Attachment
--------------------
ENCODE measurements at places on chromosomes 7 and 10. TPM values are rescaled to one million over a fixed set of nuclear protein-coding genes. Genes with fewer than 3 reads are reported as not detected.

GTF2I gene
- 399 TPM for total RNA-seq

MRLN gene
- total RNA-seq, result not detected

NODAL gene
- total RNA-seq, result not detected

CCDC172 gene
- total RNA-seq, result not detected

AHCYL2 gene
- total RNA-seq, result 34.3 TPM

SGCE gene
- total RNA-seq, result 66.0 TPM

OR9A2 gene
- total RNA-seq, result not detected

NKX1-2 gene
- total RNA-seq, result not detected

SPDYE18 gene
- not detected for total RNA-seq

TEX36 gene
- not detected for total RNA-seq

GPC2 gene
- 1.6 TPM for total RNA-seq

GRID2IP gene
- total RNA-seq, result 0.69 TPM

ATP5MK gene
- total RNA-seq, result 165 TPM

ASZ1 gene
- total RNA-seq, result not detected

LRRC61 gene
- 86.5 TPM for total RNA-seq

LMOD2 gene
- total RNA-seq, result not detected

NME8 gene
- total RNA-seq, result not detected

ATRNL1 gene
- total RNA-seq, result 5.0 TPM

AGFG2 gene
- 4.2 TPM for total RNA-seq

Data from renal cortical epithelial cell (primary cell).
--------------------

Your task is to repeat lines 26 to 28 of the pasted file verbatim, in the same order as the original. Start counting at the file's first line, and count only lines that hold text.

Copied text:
ATP5MK gene
- total RNA-seq, result 165 TPM

ASZ1 gene